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These 3 things can change the trading mindset

April 29, 2023
Hazrat Abdur Rahman bin Auf, a beloved companion of Prophet Muhammad (PBUH), strictly adhered to three fundamental principles in business affairs - no cheating, no hoarding, and least profit.He always accepted a small benefit to obtain a greater one.
Three pinciples of trading

Hazrat Abdur Rahman bin Auf (may Allah be pleased with him), a revered merchant, was among the beloved companions of the Prophet Muhammad (peace be upon him) who attained greatness through his proximity, companionship, and guidance. These teachings transformed their lives and set them on a path to success.

Three Principles of Trading

The Prophet Muhammad (PBUH) instilled three fundamental principles in his companions when conducting business affairs. These principles were strictly followed by the companions:

  1. They were prohibited from cheating in any form, and the Prophet Muhammad (PBUH) had warned that those who deceive and cheat would be cast out from his community.
  2. They were not to hoard items to pursue more significant profit since hoarding was a cursed act.
  3. They were encouraged to make only the least amount of profit.

As a result of adhering to these principles, the companions' shops were always bustling with customers, and their reputation for honesty and integrity in business dealings was unparalleled.

Once, Hazrat Abdul Rahman bin Auf (may Allah be pleased with him) was asked about the secret to his success and happiness. He responded that he always accepted a small benefit in hopes of obtaining a greater one. 

Despite being a professional merchant, he never refused a buyer, even for selling a single animal.

Hazrat Abdul Rahman bin Auf (may Allah be pleased with him) shared an incident that exemplified his high character. He once sold one thousand camels without charging a single penny more than the original price, but he obtained one thousand ropes for tying the camels' feet, which he sold at one dirham per rope, which enabled him to make a decent profit of 1,000 dirhams. Had he held back the sale to get a more significant profit, he would have had to spend extra money on fodder for the camels. But, by selling the ropes, he could save on expenses and make a profit.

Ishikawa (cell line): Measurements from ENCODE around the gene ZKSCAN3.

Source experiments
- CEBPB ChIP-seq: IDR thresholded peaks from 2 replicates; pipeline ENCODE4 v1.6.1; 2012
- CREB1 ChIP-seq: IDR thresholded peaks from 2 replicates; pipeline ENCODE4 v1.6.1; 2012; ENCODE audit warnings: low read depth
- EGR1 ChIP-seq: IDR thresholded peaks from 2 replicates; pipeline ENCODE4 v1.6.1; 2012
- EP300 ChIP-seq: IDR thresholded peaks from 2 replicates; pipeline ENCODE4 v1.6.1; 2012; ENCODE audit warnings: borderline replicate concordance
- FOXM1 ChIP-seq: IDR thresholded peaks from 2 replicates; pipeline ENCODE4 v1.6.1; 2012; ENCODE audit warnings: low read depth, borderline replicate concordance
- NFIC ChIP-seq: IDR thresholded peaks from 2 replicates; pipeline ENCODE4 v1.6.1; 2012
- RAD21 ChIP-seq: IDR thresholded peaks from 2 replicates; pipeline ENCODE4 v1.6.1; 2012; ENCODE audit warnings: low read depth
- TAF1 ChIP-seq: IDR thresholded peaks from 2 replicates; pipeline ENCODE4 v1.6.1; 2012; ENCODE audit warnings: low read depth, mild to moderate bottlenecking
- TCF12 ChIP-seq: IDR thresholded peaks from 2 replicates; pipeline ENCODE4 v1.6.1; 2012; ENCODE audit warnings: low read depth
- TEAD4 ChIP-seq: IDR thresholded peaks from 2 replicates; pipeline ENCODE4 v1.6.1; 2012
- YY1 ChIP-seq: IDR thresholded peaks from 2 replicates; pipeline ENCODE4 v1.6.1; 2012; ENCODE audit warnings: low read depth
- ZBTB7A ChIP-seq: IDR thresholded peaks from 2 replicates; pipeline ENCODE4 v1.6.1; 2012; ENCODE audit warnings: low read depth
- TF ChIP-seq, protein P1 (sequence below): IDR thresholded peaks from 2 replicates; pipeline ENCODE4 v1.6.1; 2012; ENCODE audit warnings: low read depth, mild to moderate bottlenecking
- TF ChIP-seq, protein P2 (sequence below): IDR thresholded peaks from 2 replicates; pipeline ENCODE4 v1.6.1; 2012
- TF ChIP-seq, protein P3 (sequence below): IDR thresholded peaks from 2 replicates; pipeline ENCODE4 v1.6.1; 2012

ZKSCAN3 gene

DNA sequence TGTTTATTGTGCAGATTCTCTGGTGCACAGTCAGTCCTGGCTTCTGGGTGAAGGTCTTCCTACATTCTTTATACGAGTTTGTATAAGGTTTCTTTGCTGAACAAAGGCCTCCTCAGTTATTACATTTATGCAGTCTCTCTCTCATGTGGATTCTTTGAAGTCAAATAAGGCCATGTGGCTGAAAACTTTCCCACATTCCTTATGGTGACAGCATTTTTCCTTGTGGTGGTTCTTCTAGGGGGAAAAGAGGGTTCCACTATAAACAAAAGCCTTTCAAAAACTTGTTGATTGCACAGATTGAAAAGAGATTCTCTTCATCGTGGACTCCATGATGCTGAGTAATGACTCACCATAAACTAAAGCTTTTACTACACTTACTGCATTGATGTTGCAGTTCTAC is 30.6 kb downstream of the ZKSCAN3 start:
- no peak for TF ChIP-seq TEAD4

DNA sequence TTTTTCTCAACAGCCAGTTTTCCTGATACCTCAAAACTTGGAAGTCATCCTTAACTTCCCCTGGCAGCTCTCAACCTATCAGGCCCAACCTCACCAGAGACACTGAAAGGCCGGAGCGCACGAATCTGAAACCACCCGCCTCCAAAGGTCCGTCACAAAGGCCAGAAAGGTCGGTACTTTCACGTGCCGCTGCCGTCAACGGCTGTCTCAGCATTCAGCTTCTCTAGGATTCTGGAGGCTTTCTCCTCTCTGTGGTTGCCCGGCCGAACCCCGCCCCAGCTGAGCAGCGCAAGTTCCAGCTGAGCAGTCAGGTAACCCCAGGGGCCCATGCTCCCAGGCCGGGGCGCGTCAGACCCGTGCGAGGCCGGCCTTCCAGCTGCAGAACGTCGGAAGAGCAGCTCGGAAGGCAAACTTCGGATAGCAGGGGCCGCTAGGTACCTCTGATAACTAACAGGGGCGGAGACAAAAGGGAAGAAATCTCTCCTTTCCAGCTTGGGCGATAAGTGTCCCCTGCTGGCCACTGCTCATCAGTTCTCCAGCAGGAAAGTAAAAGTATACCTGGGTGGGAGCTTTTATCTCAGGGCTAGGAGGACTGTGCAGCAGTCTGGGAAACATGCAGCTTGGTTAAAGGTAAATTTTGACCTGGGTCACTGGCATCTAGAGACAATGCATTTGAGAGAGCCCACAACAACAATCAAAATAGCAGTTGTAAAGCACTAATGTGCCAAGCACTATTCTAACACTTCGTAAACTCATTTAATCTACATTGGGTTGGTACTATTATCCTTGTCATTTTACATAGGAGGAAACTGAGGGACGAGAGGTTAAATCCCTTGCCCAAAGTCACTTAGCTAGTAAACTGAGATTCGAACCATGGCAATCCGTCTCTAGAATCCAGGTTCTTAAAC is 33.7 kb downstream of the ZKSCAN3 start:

Hazrat Ali (may Allah be pleased with him), during his time as Caliph, used to roam around the market of Kufa and tell the merchants, "O merchants! "Do not reject a small profit, or else you will be deprived of a larger profit."

Once, Muslim traders were known for their trustworthiness, purity, and honesty. But this is not the case today. 

If only we could adopt the teachings of the Holy Prophet Muhammad (PBUH) and strive to emulate the excellent examples set by our Prophet and his companions, we could hope to regain our reputation as trustworthy and honest traders.

This article is originally written by Muhammad Aslam Ch. in Urdu and translated by Usama Zulfiqar.

Please share your views in the comments section below. 
About Author | Muhammad Aslam Ch.
Aslam has more than 35 years of experience as a former government electrical engineer and has worked for a number of both public and commercial enterprises. He has read more than 4,000 books, studied the Holy Scriptures, and researched the most recent scientific discoveries.

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